WASHINGTON: There was little doubt that the hack- and jam-proof GPS ground stations known as OCX would be resurrected after incurring a Nunn-McCurdy breach.
Even though it was the most screwed up program in the Air Force, was behind schedule and had gone grossly over budget, OCX is a crucial program at an important time. America needs to be able to rely on GPS during time of war and OCX would help make that possible.
Technically, today’s ruling came from Frank Kendall, head of Pentagon acquisition. But he consulted with the Joint Requirements Oversight Council and Jamie Morin, director of the pwoerful Cost Assessment and Program Evaluation (CAPE) office.
Kendall had to certify that. OCX is “essential to national security, that no alternatives exist which would provide acceptable capability to meet requirements at less cost, that remaining costs for the restructured OCX program are reasonable and higher priority than programs whose funding must be reduced to accommodate the growth, and that the management structure for the program is adequate.” He did, according to a statement by the Office of Secretary of Defense.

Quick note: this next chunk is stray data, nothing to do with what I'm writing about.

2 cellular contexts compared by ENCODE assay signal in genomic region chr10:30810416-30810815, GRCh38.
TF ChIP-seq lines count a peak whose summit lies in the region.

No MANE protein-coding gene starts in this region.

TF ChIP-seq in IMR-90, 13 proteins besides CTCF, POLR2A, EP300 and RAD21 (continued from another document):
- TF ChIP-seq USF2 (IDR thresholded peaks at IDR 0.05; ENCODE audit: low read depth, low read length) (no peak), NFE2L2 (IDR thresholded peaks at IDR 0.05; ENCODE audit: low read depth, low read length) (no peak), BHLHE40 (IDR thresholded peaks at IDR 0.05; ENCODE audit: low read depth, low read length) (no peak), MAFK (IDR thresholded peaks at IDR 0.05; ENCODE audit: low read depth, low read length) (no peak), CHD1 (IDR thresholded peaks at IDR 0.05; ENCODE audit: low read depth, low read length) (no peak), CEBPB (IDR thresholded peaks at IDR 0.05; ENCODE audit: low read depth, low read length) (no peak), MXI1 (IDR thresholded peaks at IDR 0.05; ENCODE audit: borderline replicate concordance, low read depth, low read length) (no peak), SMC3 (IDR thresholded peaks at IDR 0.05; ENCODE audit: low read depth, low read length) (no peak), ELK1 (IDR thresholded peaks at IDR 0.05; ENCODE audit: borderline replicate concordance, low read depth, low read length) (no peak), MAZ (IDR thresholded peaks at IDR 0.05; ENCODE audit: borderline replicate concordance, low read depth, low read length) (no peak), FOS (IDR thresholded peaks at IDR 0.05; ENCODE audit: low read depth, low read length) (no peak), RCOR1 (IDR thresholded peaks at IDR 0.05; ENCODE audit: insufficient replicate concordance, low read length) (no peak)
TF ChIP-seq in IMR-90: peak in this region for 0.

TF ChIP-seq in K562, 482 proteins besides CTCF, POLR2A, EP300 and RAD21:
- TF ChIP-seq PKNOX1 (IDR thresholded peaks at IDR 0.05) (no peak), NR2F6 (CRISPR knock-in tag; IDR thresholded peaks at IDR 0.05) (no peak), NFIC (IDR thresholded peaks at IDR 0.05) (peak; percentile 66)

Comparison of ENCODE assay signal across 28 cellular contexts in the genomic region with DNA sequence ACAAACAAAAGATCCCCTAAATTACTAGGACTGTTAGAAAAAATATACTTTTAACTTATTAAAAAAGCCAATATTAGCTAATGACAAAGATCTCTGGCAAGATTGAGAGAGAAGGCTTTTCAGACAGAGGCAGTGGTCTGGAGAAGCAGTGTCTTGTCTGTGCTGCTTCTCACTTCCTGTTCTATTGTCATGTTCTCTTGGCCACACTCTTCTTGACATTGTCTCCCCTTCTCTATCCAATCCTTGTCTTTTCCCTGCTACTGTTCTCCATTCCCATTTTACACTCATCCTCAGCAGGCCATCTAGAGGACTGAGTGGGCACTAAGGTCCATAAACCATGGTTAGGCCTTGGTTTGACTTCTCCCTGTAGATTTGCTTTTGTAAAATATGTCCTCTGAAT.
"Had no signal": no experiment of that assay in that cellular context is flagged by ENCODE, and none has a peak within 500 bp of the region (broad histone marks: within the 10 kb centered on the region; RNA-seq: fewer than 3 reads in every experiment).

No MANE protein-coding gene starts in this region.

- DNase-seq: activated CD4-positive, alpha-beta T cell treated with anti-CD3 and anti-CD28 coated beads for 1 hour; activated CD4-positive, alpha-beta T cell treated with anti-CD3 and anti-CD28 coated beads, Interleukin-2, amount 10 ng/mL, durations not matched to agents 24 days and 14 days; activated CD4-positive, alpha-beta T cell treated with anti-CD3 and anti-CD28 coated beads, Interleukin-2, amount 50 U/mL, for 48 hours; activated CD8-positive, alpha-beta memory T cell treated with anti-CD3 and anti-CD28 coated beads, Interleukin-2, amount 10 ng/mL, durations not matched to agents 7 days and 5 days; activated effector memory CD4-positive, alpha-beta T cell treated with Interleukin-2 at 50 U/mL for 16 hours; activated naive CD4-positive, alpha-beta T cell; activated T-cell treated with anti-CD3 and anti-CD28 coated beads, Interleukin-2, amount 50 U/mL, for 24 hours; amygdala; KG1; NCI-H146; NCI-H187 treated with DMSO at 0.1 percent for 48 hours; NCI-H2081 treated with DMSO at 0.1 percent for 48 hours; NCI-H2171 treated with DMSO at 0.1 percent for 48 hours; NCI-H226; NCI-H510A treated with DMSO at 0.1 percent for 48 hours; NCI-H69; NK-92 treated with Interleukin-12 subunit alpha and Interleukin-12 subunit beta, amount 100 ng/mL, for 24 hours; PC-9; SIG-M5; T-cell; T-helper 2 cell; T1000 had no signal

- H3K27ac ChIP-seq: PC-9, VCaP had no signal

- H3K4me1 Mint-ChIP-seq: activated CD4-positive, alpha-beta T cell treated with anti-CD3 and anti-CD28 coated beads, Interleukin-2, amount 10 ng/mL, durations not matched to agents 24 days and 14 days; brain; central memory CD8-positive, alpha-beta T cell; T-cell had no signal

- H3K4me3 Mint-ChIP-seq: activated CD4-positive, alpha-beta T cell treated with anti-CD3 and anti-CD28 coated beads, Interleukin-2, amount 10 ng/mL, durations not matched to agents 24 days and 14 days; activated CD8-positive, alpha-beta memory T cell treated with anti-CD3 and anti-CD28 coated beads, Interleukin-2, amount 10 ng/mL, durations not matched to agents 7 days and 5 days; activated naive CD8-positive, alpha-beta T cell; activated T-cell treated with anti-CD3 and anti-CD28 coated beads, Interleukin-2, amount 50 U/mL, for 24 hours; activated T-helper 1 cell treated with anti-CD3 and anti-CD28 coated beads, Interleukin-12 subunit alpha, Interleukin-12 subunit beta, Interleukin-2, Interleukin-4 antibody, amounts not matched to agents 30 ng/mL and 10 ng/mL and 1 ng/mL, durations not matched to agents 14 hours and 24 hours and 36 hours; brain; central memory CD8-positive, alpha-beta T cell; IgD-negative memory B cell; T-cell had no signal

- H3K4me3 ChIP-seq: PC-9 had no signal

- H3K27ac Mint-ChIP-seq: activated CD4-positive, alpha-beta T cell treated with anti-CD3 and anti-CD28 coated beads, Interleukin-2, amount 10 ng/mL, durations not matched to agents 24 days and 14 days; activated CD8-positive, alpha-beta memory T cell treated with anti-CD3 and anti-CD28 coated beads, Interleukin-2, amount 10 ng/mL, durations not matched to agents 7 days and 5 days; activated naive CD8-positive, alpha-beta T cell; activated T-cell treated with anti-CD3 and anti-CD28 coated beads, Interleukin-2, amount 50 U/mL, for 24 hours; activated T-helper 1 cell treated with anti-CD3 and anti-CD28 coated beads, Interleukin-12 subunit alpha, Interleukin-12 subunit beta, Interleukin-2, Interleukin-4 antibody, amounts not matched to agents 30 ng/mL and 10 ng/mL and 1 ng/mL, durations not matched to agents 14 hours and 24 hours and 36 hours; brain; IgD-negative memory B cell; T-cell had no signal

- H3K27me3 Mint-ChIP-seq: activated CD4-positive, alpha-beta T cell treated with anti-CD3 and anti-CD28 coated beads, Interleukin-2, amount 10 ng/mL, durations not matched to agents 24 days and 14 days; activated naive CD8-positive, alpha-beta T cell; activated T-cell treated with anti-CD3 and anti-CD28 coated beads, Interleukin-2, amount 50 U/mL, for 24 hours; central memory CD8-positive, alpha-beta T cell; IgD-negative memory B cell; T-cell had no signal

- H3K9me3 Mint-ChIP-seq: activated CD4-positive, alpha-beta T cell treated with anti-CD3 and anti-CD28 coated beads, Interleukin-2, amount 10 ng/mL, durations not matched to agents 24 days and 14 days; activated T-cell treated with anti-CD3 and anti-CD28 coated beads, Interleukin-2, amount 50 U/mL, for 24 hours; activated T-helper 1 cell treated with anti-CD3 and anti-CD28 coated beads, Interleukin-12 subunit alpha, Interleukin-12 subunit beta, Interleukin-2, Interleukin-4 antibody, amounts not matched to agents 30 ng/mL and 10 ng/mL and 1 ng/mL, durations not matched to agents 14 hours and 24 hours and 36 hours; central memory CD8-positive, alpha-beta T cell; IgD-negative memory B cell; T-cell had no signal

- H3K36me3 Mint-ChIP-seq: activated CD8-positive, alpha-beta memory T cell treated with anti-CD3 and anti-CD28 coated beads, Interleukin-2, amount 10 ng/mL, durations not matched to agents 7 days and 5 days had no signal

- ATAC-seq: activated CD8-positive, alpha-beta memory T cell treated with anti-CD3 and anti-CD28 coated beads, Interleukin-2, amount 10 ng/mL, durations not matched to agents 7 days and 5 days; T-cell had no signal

At the Farnborough Air Show the first positive rumblings about Raytheon fixing the program were heard. As I reported at the time, an Air Force statement said that Acquisition Undersecretary Frank Kendall and Air Force Secretary Deborah Lee James, “with support of Lt. Gen. Samuel Greaves, Space and Missile Systems Center commander and Air Force program executive officer for Space, concluded Raytheon has made progress implementing these critical changes.”
Today’s statement includes this positive language about a third quarterly review led by Air Force Secretary Deborah Lee James and Kendall on September 28. The statement says that “Raytheon has continued to make sufficient progress against the Key Milestones established during the March 8, 2016, review to warrant continuation.”
Now we have to watch what the House and Senate military committees do. The SASC stripped all $394 million of OCX funding from its version of the National Defense Authorization Act in early June because of the program’s problems. Senate appropriators cut roughly half of the program budget, so there’s a good chance the program faces a substantial budget cut just as its costs are rising. As numerous studies have shown, cutting money to a program at a time like this — unless you plan to kill the program or the money simply cannot be spent — often results in even higher costs.